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Article
December 12, 1903

TWO CASES OF PARATYPHOID INFECTION; ONE CAUSED BY AN ABERRANT ORGANISM.

Author Affiliations

FROM THE BACTERIOLOGICAL LABORATORY, UNIVERSITY OF CHICAGO. CHICAGO.

JAMA. 1903;XLI(24):1470-1472. doi:10.1001/jama.1903.92490430018002d
Abstract

Cases of paratyphoid fever, both sporadic and epidemic,1 have been reported so frequently of late that perhaps some special reason should be given for calling attention to any more isolated cases. In the present instance the author believes that the bacteriologic findings are of sufficient interest to warrant a brief presentation:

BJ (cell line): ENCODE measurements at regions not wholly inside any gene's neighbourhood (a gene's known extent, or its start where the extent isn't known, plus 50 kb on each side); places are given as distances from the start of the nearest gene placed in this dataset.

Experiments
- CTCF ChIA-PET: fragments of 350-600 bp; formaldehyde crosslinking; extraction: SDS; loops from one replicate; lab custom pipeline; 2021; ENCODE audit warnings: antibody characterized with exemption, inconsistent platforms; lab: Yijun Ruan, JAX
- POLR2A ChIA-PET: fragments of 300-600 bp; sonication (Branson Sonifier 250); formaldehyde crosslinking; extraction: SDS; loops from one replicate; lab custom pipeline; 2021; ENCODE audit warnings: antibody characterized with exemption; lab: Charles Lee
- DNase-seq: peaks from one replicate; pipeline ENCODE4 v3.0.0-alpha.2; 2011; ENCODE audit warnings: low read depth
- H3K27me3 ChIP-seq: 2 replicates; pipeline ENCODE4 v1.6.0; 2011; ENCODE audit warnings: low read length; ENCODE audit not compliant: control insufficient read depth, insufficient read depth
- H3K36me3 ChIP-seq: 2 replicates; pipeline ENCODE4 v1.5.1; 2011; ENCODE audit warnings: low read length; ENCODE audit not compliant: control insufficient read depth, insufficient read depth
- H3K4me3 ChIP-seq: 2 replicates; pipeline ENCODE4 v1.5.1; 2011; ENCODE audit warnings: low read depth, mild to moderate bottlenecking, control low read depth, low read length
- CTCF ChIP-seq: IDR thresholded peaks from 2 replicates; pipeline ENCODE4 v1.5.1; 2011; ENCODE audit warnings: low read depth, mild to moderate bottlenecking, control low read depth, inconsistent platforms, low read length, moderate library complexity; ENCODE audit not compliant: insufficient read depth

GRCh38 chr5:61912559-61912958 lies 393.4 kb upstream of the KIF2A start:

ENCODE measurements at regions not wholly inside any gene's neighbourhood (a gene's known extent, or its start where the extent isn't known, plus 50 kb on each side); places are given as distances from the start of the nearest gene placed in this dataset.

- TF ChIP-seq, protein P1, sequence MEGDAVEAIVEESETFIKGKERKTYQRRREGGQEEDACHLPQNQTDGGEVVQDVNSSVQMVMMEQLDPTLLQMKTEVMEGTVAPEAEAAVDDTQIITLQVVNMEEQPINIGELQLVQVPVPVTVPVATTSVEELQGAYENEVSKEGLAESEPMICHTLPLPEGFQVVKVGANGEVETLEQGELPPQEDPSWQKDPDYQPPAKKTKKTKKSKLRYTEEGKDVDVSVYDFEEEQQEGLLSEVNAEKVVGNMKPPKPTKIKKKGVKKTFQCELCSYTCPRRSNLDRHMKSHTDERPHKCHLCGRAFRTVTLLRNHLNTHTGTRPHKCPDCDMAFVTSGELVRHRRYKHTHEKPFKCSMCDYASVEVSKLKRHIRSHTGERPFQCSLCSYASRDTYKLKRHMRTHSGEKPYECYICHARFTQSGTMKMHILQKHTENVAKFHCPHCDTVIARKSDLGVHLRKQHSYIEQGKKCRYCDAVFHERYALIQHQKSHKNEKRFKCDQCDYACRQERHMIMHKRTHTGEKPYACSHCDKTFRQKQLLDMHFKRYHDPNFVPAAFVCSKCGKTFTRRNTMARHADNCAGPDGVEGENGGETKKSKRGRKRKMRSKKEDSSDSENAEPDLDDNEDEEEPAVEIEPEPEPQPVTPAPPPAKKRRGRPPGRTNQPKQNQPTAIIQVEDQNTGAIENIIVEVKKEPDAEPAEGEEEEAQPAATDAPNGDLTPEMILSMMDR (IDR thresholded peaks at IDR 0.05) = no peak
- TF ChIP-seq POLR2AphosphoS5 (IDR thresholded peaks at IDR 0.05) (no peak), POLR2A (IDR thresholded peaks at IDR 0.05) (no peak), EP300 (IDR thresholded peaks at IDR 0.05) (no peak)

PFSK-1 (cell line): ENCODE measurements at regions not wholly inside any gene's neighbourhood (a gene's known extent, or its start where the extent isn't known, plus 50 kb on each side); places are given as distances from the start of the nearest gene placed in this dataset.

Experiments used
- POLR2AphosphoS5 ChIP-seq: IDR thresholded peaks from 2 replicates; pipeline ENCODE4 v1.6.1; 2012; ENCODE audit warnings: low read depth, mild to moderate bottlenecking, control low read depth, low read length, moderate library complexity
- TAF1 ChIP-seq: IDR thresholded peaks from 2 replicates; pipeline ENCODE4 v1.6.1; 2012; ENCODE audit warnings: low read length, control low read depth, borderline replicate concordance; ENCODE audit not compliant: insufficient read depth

Case 1.  —The patient, a man aged 58 years, entered the Presbyterian Hospital, Oct. 22, 1902. His temperature by mouth was 102.2, and he complained of frontal headache and severe abdominal pain. The abdomen was tender everywhere, but the liver and spleen were not palpable and no rose spots were visible. November 1 the patient had two hemorrhages from the bowels. The first was slight and only a small amount of blood was cast out. About three pints of liquid blood containing some clots were discharged with the second hemorrhage. The abdominal distress and headache continued

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